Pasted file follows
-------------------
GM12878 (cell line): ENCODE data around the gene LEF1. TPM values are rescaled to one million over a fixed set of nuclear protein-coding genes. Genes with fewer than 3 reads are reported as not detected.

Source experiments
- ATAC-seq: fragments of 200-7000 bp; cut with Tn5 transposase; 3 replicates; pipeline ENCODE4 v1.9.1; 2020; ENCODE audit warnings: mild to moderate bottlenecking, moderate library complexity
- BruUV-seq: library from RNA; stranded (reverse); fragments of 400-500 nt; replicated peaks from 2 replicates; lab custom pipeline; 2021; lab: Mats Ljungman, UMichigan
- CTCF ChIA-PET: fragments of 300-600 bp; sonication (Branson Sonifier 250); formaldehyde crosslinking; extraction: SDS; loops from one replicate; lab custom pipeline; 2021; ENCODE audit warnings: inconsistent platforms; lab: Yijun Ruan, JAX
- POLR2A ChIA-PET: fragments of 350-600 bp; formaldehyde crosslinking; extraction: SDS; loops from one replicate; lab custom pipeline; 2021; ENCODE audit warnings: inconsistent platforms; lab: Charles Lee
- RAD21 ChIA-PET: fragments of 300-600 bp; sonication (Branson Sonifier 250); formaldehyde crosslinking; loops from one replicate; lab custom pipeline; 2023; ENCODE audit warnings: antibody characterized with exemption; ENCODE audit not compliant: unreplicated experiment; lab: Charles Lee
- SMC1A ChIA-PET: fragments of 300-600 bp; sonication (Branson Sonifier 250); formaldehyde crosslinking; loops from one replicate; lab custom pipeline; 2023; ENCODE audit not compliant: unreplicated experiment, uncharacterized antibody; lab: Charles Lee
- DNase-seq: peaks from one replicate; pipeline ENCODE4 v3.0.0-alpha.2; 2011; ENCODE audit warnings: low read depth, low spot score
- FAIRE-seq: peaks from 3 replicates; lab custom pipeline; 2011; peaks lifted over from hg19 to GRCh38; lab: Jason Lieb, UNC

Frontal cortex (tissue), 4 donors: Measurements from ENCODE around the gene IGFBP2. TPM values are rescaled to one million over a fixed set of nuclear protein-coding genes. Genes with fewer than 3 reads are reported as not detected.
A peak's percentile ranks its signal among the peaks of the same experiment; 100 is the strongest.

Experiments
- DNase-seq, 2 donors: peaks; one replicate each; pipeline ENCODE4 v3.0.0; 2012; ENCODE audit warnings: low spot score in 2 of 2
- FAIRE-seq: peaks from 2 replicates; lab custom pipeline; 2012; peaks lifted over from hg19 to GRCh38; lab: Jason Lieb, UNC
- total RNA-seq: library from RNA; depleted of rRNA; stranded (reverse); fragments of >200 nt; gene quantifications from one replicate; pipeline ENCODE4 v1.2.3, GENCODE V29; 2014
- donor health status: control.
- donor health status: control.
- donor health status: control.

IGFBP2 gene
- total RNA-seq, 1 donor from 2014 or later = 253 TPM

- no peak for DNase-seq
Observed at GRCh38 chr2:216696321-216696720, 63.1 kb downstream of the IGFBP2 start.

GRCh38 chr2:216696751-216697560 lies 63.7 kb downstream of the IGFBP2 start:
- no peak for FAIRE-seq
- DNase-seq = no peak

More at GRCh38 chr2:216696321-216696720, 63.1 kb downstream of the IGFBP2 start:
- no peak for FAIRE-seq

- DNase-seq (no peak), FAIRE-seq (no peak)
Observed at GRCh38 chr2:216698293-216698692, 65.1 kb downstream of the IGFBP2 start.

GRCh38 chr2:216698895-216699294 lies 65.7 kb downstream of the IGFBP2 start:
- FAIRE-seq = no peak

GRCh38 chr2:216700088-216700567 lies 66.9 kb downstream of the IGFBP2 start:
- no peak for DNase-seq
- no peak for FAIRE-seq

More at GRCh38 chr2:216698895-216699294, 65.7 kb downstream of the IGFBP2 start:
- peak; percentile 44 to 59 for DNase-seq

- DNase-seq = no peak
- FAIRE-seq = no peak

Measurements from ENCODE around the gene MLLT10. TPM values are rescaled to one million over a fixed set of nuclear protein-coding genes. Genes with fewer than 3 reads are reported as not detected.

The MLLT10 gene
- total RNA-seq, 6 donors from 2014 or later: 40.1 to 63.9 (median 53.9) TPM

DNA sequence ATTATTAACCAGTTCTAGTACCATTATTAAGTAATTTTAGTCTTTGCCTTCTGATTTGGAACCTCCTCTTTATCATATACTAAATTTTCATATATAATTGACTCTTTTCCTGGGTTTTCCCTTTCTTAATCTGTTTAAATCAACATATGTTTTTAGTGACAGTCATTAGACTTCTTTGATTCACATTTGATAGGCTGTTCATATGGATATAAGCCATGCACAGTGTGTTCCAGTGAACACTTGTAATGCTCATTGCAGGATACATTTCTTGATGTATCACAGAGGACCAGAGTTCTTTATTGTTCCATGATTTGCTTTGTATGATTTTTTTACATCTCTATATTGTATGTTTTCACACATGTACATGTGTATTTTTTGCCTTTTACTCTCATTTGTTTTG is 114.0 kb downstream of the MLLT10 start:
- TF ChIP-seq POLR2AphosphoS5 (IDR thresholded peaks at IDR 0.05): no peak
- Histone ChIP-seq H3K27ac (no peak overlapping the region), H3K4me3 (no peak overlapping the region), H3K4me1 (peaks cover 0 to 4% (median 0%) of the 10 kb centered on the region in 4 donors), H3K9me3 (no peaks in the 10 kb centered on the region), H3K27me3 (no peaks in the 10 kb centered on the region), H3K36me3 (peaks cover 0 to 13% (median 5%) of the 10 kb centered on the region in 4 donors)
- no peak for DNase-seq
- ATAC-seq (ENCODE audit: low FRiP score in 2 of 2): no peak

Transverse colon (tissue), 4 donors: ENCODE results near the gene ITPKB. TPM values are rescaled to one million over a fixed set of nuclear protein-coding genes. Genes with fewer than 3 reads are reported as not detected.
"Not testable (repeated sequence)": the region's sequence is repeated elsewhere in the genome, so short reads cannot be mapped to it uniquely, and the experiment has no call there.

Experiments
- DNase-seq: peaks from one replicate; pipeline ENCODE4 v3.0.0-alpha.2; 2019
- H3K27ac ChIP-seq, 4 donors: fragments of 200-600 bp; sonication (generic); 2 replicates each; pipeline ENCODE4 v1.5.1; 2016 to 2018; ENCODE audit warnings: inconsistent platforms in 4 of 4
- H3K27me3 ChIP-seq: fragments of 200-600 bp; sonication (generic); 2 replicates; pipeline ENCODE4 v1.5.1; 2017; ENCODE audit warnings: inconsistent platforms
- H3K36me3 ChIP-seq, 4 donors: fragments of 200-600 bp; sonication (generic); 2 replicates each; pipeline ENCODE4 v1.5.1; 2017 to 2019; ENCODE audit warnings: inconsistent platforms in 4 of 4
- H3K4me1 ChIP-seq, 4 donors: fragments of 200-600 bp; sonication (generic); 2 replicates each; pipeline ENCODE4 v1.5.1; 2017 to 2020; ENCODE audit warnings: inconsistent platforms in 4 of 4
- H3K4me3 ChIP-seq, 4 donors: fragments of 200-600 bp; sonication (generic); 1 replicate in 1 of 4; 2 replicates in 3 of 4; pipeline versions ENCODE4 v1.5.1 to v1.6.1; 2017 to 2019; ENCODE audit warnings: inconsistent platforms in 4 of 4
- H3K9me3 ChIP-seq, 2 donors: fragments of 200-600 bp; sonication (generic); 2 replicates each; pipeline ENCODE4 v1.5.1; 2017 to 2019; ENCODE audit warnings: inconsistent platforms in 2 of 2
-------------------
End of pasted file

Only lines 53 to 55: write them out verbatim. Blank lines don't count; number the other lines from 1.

- H3K27me3 ChIP-seq: fragments of 200-600 bp; sonication (generic); 2 replicates; pipeline ENCODE4 v1.5.1; 2017; ENCODE audit warnings: inconsistent platforms
- H3K36me3 ChIP-seq, 4 donors: fragments of 200-600 bp; sonication (generic); 2 replicates each; pipeline ENCODE4 v1.5.1; 2017 to 2019; ENCODE audit warnings: inconsistent platforms in 4 of 4
- H3K4me1 ChIP-seq, 4 donors: fragments of 200-600 bp; sonication (generic); 2 replicates each; pipeline ENCODE4 v1.5.1; 2017 to 2020; ENCODE audit warnings: inconsistent platforms in 4 of 4